The Kimberley Underground Mining Railway will begin weekend operations on May 18, and has already done some special tours. The most recent tour group was BC Building Inspectors, who were meeting in Kimberley on Monday. Two trains took 101 conference attendees through the underground — where Bill Roberts provided the commentary and demonstration of working underground equipment — and a tour of the powerhouse, where Mick Henningson guided the tour.
The powerhouse has been the focus in recent days for the volunteers who keep the railway running.
The volunteer crew has been working on the Pelton Wheel, which drives the main compressor in the powerhouse.
When the Sullivan Mine was still operating, the huge Rand compressor was driven by this Pelton Wheel which was powered by the flow of water from the Mark Creek. Railway volunteers now have this huge 120 year old compressor running, driven by electricity instead of water power.
It was up and running last year, and according to railway personnel, a huge hit with visitors, as it is probably the only Pelton Wheel of its size still in working condition in the world.
Late last year the 2000 foot, 100-year old hemp rope began to fray and the wheel was stopped.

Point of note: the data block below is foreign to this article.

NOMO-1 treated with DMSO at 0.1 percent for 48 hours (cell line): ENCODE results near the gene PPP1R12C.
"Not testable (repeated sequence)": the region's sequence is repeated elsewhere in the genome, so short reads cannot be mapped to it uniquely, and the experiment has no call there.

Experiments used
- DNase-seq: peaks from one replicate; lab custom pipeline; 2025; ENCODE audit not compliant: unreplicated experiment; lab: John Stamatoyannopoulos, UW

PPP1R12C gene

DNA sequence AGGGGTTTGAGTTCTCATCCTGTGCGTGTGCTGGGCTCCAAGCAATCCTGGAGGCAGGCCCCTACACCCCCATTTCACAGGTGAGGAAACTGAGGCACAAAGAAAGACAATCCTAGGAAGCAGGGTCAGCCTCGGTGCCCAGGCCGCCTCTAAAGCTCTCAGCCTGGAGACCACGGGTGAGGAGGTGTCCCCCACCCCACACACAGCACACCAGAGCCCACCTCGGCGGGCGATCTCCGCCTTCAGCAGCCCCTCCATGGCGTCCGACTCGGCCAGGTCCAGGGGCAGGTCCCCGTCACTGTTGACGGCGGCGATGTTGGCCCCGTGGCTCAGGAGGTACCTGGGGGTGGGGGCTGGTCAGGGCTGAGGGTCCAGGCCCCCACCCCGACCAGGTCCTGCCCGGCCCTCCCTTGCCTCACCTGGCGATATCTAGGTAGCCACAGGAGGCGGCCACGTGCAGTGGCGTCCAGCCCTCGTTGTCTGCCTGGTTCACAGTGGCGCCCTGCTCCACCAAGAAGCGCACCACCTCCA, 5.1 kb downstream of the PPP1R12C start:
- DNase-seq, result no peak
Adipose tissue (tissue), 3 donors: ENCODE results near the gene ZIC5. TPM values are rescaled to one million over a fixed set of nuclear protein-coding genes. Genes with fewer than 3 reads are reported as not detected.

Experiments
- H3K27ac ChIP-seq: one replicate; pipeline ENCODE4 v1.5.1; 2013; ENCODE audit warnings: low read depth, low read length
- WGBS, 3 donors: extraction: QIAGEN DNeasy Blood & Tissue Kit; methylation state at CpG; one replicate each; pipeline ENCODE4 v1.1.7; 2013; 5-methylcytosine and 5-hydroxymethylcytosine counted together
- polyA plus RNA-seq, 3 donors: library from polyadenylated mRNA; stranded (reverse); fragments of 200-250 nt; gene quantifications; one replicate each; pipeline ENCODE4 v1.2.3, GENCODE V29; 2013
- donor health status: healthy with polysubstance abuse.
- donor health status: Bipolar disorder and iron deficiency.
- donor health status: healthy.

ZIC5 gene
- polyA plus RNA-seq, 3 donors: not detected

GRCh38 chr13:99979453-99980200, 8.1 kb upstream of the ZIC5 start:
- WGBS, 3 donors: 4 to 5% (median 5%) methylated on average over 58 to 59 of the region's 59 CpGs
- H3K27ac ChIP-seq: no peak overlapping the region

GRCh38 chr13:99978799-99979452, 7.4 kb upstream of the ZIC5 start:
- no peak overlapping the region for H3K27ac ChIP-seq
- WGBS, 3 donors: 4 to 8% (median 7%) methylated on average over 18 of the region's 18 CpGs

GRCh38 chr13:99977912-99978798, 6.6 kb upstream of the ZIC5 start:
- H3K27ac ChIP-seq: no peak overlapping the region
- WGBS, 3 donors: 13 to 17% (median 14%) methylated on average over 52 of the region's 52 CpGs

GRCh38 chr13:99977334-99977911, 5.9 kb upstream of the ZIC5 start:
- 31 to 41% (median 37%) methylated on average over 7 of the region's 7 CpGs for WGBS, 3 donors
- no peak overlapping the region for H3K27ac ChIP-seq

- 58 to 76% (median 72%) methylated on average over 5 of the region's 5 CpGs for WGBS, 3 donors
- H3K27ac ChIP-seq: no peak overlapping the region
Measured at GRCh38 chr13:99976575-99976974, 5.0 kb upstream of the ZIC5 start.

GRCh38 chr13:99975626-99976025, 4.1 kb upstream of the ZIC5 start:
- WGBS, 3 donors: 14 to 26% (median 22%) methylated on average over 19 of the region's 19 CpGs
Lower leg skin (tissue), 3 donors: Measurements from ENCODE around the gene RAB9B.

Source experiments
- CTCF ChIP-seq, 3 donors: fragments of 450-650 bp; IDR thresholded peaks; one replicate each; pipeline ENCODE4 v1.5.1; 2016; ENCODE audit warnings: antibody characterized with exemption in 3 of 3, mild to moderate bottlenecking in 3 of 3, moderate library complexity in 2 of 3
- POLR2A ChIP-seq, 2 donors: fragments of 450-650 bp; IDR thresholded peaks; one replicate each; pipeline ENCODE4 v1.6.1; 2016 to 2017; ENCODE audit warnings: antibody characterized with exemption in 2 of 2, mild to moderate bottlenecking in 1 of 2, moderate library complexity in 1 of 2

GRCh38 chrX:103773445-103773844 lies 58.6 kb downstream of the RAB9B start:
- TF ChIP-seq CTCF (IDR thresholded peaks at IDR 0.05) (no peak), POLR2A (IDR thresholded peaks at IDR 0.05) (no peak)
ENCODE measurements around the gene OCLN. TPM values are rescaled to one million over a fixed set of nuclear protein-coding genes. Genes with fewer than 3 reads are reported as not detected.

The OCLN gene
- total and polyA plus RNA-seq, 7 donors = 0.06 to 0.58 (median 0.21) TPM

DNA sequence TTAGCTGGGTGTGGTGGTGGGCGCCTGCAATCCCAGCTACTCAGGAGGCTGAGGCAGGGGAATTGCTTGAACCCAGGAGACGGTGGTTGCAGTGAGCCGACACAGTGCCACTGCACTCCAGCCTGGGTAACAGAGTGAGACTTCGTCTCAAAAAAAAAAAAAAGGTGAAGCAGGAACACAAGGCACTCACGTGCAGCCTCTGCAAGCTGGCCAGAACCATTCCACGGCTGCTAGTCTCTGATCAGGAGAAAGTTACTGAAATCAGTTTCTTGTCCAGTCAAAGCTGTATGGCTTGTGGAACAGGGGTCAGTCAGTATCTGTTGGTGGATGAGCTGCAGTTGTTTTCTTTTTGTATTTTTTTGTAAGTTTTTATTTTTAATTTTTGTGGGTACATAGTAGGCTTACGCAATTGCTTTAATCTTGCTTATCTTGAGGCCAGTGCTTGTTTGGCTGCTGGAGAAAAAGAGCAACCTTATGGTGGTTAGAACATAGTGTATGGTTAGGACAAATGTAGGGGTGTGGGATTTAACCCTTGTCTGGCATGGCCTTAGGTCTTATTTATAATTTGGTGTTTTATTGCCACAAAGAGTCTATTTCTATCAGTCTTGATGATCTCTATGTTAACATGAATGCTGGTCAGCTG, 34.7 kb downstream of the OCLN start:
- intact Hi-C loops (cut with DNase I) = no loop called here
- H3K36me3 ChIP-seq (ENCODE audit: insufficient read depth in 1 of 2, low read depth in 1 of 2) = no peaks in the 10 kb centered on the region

Volunteer John Wiggin did a lot of research and together with the rest of the shop volunteers, and came up with a new magic potion/preservative that will hopefully preserve the rope, keep it supple and allow Railway to run the Pelton Wheel for guests.
The Powerhouse was an essential part of the Sullivan Mining Operation as compressed air is safe, clean, and simple to use.
It houses D.C. generators which supplied direct power to the electric trains that were used to transport men and equipment to and from the various destinations underground and on the surface.
It also houses several different types of huge generators powered by electricity, which produced compressed air.
Compressed air was piped underground from the Powerhouse and used to power rock drills, fans and many other types of mining equipment.
The escaped air supplemented ventilation in the mine. Large fans pushed or pulled air into and through the mine to clear dust and gasses created by the mining activities.
An overhead crane, which was built and installed in 1929, travels on tracks that run the length of the Powerhouse to facilitate the installation and/or the removal of machinery. It is powered by three electric motors: one for hoisting and lowering, one for east-west travel, and one for north-south travel.
Almost all of these machines, which date back to 1912 and the 1920’s were operable until the mine closed and are a fascinating piece of mine history.
A model of the Sullivan Mine, which is housed in the Powerhouse, gives you a better sense of the huge scale of the mine and of how it was laid out.
Learn more about this unique Kimberley attraction at www.kimberleyundergroundminingrailway.ca